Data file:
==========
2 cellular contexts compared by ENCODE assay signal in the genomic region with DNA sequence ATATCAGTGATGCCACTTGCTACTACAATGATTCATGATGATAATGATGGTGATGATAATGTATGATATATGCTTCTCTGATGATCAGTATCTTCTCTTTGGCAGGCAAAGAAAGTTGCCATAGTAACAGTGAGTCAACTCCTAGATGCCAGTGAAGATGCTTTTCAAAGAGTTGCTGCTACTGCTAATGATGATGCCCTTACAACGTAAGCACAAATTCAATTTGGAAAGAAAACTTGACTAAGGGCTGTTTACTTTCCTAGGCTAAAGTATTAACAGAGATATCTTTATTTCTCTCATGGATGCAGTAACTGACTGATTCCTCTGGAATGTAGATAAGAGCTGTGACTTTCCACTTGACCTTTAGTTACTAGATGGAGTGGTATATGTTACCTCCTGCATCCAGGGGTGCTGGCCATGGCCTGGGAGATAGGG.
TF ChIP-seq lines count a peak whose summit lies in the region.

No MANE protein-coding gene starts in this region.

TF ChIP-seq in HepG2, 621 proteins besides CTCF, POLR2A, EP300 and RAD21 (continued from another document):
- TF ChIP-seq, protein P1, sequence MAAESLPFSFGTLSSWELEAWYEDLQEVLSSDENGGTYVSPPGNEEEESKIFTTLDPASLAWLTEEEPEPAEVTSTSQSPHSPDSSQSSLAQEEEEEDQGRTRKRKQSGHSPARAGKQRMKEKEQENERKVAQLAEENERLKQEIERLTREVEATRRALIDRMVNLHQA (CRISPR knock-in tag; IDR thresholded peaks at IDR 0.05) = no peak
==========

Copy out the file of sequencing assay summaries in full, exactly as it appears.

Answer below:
2 cellular contexts compared by ENCODE assay signal in the genomic region with DNA sequence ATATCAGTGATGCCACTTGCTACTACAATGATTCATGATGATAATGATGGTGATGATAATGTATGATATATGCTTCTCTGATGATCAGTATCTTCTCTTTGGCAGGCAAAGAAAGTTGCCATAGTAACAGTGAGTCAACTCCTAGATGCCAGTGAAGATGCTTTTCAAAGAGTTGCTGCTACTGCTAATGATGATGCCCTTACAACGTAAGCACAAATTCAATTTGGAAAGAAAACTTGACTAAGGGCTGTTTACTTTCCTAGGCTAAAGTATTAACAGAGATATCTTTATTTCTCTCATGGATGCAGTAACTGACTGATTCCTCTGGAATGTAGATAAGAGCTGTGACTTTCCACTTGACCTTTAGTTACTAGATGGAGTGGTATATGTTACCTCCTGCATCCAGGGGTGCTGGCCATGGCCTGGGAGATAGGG.
TF ChIP-seq lines count a peak whose summit lies in the region.

No MANE protein-coding gene starts in this region.

TF ChIP-seq in HepG2, 621 proteins besides CTCF, POLR2A, EP300 and RAD21 (continued from another document):
- TF ChIP-seq, protein P1, sequence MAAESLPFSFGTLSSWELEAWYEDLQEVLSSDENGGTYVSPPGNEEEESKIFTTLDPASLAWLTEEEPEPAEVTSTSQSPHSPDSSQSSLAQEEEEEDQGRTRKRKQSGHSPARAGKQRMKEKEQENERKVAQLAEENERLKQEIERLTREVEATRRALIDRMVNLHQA (CRISPR knock-in tag; IDR thresholded peaks at IDR 0.05) = no peak